Lot 1011
  • 1011

Walasse Ting (Ding Xiongquan)

1,000,000 - 1,500,000 HKD
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  • Walasse Ting (Ding Xiongquan)
  • Portrait of Walasse Ting
  • oil and ink on canvas
signed in Chinese and English and titled in English and dated 60, framed


Private Asian Collection
Sotheby's, Hong Kong, 6 April 2009, lot 556
Acquired by the present owner from the above sale

Catalogue Note

The Flower Thief
Walasse Ting (Ding Xiongquan)

Portrait of Walasse Ting (1960) (Lot 1011) is a superlative example of Walasse Ting's vibrant painterly voice that situates delicately between bold expression and exquisite refinement. Dubbed "the flower thief" for his dexterity in depicting vivaciously lively flora, Ting's paintings exude a uniquely explosive grace and charm that amalgamate Eastern essences with Western Abstract Expressionism. The current lot emanates a simultaneously rapturous and refined temperament that powerfully defines Ting's works: with surging swathes of color and spirited strokes and lines, Portrait of Walasse Ting is fluorescently vivid yet gentle, exuberant yet self-assured.

 Such a distinctive aesthetic was liberated through Ting's lifelong travels and experiences around the world. First leaving China for Hong Kong in 1946, Ting then moved to Paris in 1952, becoming closely acquainted with avant-garde CoBrA artists Karel Appel, Asger Jorn and Pierre Alechinsky; most notably, Ting was said to have taught Alechinsky how to paint with ink. Ting then journeyed to New York in 1958, further emboldening his artistic voice through exposure to American Abstract Expressionism and Pop Art. Together with American artist Sam Francis, Ting published the book 1 Cent Life in 1964, which featured 68 colored lithographs from artists such as Roy Lichtenstein, Karel Appel, Andy Warhol and himself.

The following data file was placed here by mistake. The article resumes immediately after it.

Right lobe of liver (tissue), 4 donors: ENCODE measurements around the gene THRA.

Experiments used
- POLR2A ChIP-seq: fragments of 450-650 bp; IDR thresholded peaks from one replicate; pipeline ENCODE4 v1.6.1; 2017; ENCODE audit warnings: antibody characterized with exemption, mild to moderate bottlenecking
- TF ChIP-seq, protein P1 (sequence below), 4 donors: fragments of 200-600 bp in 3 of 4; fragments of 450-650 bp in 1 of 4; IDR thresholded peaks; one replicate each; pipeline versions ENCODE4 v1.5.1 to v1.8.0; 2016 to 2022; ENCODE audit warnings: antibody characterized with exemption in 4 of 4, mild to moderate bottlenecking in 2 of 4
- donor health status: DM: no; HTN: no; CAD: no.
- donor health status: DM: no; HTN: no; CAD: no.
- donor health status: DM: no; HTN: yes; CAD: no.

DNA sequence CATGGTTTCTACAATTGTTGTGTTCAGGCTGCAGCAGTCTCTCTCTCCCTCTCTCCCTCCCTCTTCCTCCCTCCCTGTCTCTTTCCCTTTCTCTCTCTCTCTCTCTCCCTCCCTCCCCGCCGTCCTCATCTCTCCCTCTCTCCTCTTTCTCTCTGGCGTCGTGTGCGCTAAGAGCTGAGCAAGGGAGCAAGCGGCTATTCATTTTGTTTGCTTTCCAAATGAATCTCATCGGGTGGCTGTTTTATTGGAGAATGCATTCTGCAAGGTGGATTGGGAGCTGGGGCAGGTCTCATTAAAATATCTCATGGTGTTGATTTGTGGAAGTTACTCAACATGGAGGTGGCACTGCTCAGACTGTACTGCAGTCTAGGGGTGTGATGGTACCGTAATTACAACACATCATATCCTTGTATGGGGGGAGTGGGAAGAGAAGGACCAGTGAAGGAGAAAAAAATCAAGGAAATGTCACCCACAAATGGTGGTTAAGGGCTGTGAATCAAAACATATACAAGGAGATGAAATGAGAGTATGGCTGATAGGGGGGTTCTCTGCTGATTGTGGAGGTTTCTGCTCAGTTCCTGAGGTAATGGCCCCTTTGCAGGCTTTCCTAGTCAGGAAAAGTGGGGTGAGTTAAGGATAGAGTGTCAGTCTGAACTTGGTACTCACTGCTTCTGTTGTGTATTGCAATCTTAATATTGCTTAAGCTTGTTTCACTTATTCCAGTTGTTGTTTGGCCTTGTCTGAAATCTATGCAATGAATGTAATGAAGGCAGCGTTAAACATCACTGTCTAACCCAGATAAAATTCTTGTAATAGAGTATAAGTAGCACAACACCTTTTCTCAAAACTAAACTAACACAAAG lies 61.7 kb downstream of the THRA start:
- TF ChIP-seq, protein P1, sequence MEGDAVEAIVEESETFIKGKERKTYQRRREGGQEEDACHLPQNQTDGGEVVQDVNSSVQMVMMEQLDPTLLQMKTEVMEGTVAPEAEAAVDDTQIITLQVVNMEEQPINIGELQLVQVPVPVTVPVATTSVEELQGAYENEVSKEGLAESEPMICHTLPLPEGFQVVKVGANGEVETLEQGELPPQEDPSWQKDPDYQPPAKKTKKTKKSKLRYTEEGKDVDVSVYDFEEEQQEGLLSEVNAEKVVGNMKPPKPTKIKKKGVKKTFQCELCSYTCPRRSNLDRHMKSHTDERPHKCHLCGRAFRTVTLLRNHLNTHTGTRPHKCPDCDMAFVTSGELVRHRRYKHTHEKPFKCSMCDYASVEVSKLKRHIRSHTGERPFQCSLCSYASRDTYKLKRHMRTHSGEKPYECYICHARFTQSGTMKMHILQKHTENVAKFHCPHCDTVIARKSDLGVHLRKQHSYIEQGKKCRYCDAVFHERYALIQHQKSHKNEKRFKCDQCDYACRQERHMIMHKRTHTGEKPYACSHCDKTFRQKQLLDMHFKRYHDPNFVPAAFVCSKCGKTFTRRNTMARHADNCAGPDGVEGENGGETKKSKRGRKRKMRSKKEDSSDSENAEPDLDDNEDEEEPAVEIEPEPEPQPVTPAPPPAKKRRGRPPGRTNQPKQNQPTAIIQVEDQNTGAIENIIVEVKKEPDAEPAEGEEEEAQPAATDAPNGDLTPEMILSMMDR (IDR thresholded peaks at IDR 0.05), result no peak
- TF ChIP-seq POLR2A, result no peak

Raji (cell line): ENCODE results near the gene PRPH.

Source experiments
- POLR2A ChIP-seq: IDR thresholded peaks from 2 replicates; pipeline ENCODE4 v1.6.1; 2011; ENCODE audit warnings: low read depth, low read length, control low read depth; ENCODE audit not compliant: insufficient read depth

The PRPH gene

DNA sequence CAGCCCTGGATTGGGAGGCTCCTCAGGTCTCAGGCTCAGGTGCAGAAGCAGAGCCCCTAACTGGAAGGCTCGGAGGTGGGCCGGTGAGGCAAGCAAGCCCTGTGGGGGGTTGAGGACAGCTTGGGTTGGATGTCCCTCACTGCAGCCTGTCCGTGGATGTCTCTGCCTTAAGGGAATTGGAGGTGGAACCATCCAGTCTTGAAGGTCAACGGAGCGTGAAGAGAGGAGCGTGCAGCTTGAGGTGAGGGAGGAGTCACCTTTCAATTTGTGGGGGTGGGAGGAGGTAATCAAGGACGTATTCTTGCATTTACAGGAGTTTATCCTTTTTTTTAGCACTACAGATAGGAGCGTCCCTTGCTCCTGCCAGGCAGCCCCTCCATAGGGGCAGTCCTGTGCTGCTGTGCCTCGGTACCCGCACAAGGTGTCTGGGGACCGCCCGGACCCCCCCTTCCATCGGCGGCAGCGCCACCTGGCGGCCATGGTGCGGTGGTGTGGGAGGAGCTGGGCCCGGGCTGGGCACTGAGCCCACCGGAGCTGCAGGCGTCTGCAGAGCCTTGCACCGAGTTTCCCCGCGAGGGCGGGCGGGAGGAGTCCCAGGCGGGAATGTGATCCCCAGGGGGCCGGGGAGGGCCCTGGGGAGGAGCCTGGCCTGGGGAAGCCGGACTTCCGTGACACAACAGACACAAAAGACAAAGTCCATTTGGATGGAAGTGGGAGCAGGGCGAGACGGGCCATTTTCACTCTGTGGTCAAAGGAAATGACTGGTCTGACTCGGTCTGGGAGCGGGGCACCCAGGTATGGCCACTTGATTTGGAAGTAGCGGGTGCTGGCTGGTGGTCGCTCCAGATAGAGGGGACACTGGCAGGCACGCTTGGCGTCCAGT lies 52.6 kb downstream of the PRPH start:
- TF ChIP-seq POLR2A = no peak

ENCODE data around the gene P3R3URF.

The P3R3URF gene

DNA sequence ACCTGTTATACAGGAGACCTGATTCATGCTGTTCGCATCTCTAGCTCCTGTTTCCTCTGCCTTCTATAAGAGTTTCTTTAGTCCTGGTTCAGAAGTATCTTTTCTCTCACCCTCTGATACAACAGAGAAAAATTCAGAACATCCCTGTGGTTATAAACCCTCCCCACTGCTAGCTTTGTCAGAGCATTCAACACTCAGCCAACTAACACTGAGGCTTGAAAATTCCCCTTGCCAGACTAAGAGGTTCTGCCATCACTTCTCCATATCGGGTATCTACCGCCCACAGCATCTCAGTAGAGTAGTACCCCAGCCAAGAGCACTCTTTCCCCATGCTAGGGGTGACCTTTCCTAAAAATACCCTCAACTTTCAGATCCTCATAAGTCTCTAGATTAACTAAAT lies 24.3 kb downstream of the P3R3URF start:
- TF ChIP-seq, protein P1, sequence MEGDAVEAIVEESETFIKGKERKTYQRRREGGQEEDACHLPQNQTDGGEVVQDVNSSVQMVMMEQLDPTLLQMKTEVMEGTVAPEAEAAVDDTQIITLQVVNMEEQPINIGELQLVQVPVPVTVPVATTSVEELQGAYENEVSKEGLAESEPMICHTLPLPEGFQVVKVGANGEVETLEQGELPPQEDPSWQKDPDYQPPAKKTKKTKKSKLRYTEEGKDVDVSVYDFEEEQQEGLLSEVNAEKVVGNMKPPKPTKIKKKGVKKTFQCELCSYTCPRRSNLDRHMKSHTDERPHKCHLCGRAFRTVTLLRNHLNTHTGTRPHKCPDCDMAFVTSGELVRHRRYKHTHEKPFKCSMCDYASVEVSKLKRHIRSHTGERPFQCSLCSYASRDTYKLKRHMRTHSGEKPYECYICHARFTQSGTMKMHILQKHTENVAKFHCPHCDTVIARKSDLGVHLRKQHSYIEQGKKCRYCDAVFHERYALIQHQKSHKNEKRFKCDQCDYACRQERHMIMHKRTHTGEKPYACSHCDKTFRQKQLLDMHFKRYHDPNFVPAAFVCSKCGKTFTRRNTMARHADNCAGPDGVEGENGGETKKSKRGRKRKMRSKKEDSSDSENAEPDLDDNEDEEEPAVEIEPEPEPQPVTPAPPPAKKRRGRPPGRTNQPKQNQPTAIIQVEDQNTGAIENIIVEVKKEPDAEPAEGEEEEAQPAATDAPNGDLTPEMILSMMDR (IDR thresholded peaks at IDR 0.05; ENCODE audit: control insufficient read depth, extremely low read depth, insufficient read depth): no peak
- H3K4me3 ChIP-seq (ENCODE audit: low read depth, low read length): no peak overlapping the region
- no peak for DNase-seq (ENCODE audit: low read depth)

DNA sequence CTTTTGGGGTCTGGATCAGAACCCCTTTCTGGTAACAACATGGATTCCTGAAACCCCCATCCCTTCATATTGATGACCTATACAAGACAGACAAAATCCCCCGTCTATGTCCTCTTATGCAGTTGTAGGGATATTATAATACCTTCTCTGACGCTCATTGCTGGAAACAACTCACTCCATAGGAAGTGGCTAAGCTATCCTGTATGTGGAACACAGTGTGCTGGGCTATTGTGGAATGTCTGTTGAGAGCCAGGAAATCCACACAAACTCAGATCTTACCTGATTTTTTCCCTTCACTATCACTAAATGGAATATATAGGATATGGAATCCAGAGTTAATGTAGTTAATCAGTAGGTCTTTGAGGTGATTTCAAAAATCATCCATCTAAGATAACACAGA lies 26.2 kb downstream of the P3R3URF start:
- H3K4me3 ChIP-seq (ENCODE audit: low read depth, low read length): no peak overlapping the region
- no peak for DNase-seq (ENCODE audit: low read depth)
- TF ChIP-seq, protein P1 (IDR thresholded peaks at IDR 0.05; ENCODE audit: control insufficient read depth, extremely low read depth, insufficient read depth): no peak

Ting did not, however, stop at Expressionism. Steadfast in his search for a unique visual form, he subsequently turned back to figuration whilst retaining the dynamic gestural momentum of his abstract works. Executed two years after his move to New York, the current lot hails from a pivotal turning point in Ting's long career: at the early crossroads of his evolution from abstraction to neo-figuration. Only just discernible are the morphing forms of flowers and fluttering butterflies, motifs that would recur frequently and come to be representative of Ting's entire oeuvre. The artist said: "The beauty of flowers rinses the soul, invites melancholy, makes me love, renders me anew, encourages individuality, brings forth rebirth, and inspires me to use color. I've devoted my life to painting to express the new, like the beginnings of spring".